Legislative leaders in Sacramento, more than three months late in meeting their constitutional deadline to adopt a balanced budget, claimed over the weekend they have reached tentative agreement to eliminate the state's $19 billion shortfall. Celebration may be premature.


In fact, the real legislative battles may just be beginning. We're skeptical that the budget terms Democratic and Republican leaders reportedly agreed to behind closed doors will stand up, particularly once partisan die-hards and affected constituencies began chipping away.


We're also unpersuaded that all the terms leaked to the press are worthwhile. Details are vague. The fine print was supposed to be presented to the rest of the 120-member state Legislature on Wednesday, hopeful of a vote Thursday.


This, of course, is one of Sacramento's persistent problems: secret budgeting by a tiny fraction of those who ultimately must vote for approval, with who knows how much wheeling and dealing conducted out of public view.


The leaked vagaries leave much to be desired. Most troublesome is the claim this budget raises no taxes. That's true only if you ignore the $1.4 billion more in taxes California corporations will pay this year under the agreement. The backroom scheming reportedly eliminated that much in tax breaks Republicans fought hard to win last year and that are scheduled to go into effect Jan. 1.


Nearly as troubling are unrealistic revenue projections relied upon to balance the books. This tactic has been used in recent years to give the false impression of fiscal prudence. The Associated Press reported that about $5 billion is "assumed" to be coming from the federal government. Considering the tenor of the congressional election, we imagine buckets of money from Washington are far from guaranteed, since the federal government has immense deficit problems of its own.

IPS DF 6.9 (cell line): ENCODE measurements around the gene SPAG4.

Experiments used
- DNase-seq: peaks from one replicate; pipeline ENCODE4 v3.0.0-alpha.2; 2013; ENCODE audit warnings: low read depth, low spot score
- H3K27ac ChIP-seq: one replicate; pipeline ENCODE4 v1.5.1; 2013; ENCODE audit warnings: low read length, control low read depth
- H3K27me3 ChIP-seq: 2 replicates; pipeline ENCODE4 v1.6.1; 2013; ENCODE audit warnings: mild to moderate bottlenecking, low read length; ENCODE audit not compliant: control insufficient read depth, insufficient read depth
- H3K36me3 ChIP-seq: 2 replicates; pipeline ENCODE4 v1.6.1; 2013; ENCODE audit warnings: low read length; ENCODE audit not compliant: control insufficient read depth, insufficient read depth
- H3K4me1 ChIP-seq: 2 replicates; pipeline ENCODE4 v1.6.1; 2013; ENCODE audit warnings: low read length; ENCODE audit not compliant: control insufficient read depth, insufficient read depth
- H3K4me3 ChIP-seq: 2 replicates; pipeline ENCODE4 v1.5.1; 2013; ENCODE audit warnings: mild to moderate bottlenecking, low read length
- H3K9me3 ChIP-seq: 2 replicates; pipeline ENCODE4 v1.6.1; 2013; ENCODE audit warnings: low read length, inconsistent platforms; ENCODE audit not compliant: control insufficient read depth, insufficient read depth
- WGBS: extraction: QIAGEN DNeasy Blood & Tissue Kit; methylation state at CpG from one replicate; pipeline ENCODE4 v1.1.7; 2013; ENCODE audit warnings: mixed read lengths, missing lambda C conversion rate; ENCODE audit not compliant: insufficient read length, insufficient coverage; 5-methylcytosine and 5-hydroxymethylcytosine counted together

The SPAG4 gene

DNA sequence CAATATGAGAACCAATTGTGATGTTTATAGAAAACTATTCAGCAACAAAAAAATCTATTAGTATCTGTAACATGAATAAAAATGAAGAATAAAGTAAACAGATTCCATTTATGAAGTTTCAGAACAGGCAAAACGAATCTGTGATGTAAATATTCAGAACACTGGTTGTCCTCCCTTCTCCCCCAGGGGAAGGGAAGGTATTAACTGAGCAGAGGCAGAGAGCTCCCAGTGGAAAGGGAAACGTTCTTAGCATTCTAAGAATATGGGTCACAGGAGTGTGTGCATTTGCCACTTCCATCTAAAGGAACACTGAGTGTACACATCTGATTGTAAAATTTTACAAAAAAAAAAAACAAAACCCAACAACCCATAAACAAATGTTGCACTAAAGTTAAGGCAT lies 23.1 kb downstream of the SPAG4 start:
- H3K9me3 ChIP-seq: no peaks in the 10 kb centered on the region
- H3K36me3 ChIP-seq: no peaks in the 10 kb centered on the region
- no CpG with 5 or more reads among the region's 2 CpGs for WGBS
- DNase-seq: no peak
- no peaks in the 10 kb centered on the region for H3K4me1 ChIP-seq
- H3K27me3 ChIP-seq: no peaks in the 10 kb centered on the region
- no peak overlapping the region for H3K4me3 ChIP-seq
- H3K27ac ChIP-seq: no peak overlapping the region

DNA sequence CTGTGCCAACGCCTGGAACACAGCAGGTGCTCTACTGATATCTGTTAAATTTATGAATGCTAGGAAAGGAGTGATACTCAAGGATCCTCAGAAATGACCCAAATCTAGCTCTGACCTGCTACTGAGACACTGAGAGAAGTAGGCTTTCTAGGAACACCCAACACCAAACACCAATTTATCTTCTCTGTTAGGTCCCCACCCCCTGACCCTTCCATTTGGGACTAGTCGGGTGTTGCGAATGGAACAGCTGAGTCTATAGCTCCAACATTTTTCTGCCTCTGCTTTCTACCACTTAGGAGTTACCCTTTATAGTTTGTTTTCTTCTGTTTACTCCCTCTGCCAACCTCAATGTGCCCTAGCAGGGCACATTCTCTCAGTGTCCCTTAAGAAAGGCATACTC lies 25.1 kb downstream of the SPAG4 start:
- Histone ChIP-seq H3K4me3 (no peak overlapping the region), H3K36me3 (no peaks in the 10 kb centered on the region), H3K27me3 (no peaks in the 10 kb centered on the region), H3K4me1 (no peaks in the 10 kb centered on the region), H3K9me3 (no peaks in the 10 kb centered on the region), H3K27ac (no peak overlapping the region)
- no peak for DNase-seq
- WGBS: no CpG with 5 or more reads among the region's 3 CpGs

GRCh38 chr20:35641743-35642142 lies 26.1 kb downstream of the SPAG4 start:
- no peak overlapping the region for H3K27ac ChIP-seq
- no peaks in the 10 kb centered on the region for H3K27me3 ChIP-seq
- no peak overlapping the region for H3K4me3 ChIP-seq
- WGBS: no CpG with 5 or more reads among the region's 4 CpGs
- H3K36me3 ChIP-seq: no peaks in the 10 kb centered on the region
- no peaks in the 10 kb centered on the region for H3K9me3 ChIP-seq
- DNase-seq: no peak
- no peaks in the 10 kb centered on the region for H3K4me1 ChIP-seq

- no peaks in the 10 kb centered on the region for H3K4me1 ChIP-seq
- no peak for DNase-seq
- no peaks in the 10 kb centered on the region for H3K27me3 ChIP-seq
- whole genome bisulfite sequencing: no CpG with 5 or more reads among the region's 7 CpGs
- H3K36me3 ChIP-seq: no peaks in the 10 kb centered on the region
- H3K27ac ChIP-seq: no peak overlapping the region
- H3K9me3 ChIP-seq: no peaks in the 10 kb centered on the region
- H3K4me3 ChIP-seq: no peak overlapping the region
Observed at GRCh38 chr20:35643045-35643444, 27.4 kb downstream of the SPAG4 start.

There are admirable aspects of the agreement, including $7.5 billion in spending reductions and a reported promise to roll back pensions for new government workers to 1999's lower levels. Those elements, however, are far from assured once constituencies chime in and unions' influence is felt by individual legislators. Indeed, Democrats previously refused pension concessions unless the state's largest government union, Service Employees International Union, agrees. Those negotiations have not concluded.